"I sure do love it when YouTube videos have music that drowns out the sound of the Ferraris and Lamborghinis," said no one ever. And I do mean ever. I can't tell you how many videos we get on a daily basis that are ruined by horrible music.
Maybe I'm completely out of line here, but when I'm on YouTube and I'm watching some Italian exotic get whipped around a track, I want to be able to hear the engine. Same with a rally car eating some gravel for breakfast or an American muscle car having some backroad fun. I want to hear the exhaust note, the squealing tires, the shifting gears.
I want to hear the car.
Is that so much to ask?
Thanks to YouTube, cheap digital cameras and readily available editing software, there is a greater proliferation of car videos than ever before. That's a good thing. The problem is that there are far too many video editors who feel it's appropriate to add awful music that overshadows the sounds of the cars themselves.
There have been times where I have actually turned down running videos on Jalopnik for this exact reason. I have watched them and then said, "Fuck, I can't post this, there's just too much goddamn dubstep. The commenters will eat me alive." It's that bad.
Generally, music adds nothing to car videos. It does not make them better or more awesome. In fact, it detracts from what we're supposed to be experiencing. Show me one hoonage video that has been made better by the addition of music. I think you'll be hard pressed to do it.
So why do so many videographers insist on pumping dubstep at full blast on top of drifting footage?
My inspiration for writing this piece comes from that video of the 750-horsepower quad-rotor Mazda RX-7 going around a mountain from earlier today. It's a great video, and the car sounds amazing. And the video editors did a decent job of making sure the music doesn't overpower the sound of those four rotors being driven in anger. But how much better would the video be if there was no music in it at all?
Take this one, for example. You have a police Mustang in a "drift battle" against two motorcycles. That's badass. So why do you need some awful, generic, licensed crap playing over the top of it?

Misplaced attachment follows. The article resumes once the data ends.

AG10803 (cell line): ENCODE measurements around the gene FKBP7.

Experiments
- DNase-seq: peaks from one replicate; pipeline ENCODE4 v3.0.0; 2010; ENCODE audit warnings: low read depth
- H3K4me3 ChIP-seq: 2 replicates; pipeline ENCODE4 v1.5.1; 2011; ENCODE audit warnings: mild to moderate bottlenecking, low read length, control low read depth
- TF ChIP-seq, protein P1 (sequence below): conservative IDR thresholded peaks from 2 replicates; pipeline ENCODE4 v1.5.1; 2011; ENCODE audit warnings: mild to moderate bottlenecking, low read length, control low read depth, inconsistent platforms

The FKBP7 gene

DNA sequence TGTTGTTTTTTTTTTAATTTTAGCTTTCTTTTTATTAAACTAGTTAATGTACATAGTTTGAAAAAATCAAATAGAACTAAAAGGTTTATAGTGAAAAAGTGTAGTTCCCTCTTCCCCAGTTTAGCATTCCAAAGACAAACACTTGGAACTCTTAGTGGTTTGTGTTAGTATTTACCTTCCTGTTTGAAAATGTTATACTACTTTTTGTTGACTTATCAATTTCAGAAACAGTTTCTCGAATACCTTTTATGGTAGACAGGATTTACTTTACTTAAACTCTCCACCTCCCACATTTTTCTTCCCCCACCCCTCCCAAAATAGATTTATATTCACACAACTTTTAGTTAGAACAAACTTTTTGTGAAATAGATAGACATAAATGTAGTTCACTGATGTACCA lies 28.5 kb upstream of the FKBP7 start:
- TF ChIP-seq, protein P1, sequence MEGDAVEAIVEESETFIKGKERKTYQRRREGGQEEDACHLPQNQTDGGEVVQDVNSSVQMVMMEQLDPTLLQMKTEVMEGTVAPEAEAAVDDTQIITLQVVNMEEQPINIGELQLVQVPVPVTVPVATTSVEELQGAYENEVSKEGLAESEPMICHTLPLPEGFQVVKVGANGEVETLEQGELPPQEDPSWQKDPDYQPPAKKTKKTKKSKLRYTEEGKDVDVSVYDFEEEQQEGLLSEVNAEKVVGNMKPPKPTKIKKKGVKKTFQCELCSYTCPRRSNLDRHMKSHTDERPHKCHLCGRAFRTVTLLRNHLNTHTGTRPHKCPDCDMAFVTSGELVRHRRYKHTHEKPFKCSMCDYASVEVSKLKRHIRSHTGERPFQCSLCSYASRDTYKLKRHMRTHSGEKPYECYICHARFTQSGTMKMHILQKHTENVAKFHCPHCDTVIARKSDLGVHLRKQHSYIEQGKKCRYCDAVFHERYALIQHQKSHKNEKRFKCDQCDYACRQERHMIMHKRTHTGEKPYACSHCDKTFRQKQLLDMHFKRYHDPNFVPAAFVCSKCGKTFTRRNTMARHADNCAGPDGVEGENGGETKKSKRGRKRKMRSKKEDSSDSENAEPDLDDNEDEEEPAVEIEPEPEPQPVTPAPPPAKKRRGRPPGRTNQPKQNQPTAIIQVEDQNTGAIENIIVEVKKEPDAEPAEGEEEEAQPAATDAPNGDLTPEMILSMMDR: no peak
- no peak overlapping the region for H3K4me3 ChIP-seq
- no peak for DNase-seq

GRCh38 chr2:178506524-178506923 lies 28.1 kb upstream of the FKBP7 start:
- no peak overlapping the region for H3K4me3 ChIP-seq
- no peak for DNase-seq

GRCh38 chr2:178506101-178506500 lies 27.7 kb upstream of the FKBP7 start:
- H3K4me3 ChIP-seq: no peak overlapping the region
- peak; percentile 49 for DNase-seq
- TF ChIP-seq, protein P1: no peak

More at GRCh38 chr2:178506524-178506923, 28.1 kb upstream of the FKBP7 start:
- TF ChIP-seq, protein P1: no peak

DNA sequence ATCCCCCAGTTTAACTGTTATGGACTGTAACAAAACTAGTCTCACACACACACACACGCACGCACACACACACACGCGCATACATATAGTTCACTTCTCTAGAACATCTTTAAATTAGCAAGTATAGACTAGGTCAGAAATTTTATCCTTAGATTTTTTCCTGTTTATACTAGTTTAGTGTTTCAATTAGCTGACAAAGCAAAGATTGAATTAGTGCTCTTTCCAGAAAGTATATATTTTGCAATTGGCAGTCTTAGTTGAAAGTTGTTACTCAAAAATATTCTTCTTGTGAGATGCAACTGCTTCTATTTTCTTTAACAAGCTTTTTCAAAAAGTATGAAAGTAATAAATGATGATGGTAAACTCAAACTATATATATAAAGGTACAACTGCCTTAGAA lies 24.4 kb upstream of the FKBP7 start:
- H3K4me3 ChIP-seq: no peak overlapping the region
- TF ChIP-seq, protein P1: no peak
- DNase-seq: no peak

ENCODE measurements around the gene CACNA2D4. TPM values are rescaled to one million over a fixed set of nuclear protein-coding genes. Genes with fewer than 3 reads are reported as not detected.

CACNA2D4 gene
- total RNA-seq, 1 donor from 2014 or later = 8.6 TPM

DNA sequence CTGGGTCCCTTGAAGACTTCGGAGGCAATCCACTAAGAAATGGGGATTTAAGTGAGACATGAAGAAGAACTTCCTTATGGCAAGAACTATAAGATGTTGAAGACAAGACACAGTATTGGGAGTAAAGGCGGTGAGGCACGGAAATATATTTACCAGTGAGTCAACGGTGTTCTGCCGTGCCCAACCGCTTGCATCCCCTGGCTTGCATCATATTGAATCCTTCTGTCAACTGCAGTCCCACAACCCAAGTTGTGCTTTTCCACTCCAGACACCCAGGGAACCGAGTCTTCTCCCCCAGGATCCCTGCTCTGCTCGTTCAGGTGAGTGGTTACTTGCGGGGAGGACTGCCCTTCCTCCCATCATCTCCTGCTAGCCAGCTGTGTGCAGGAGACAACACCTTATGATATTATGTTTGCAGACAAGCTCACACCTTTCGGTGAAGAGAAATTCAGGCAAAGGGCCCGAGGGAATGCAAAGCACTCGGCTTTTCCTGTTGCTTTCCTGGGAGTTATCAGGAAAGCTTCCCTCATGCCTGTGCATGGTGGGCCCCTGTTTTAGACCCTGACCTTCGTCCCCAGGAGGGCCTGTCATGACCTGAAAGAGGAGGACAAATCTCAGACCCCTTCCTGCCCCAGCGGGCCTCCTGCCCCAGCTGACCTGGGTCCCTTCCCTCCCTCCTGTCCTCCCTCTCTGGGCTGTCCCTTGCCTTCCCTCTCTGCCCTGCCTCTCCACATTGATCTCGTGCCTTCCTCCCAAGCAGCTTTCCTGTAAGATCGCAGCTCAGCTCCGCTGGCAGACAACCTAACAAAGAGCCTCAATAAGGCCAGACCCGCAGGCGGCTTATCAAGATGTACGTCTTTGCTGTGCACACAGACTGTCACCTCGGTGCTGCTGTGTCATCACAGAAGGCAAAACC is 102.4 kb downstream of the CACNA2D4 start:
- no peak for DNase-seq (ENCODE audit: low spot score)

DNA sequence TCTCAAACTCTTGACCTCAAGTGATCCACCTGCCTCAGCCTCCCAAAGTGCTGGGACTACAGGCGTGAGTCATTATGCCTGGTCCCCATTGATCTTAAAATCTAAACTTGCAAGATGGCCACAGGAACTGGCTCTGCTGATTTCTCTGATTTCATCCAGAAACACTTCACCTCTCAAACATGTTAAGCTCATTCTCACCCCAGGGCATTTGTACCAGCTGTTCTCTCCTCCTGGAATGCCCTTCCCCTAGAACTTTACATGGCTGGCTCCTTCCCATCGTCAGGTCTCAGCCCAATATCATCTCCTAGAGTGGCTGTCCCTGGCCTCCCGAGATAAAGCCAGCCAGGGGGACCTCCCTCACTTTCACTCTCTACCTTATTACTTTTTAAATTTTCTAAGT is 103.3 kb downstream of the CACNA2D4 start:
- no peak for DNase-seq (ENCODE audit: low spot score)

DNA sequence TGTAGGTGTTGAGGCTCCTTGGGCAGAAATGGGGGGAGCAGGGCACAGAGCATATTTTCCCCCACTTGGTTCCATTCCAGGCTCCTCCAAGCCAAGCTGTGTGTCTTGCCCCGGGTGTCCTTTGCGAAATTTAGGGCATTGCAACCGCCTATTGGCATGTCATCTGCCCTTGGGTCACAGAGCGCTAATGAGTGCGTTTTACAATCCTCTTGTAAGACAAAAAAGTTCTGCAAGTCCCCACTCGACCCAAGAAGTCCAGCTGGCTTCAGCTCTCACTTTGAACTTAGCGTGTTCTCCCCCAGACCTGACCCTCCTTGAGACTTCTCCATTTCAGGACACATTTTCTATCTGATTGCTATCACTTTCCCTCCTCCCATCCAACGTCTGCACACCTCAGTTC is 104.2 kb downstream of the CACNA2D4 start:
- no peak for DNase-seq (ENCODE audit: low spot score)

I don't want to sound like I'm not a fan of music. I love music! Sometimes I even like the tunes I hear in these videos, just not when they eclipse the sound of the cars. I like the Tron: Legacy soundtrack just fine without it blaring over an awesome engine noise, thank you very much.
I think Top Gear shoulders some of the blame here, at least partially. Their slick production, full of dramatic lighting and thundering music, has redefined how videos of cars are made. Whether people do it consciously or not, I think they're trying to emulate that style, and sometimes it goes too far. They have inspired a legion of inferior imitators who seem to think more filters, more quick cuts, more music, more EVERYTHING is always better. And it's not. All that does is draw the focus away from the cars we came to see.
I could rant about bad editing all day long, but at the moment, we're talking about music. And I think it actually speaks to a larger problem at work. I don't know if you're aware of this, but there's a war going on against engine noise.
There is. Seriously. Modern technologies like turbochargers and direct injection have really put a dent in the way engines sound. Put someone who isn't an enthusiast in a newer car, and he or she will invariably say "It's so quiet!" because to many people, that's a good thing. Most people don't want to hear their cars. It's gotten to the point where BMW has to pipe in engine sounds with a computer.
Basically, the way a car sounds just isn't a priority anymore. So can we really blame video editors for overloading their movies with bad music?
I still care about an automobile's aural qualities. I know you do, too. So from now on, let's just say no to awful music in car videos. That means that if you have a friend or an acquaintance who puts them together, convince them that adding a Nickelback song is a horrible idea.
Raph wrote up some good guidelines on how to make not-terrible car videos earlier this year. It's dead-on accurate. If you're going to put music in a car video, at least just do it in the beginning, and for the love of all that is holy, don't make it drown out the sound of the car itself.
Odds are we'll all be driving around in silent electric or hybrid cars in a few decades. We need to enjoy this stuff while we can.
If you have good examples of car videos ruined by bad music, feel free to share them in the comments below. The world needs to know how to get it right.
Photo credit p_c_w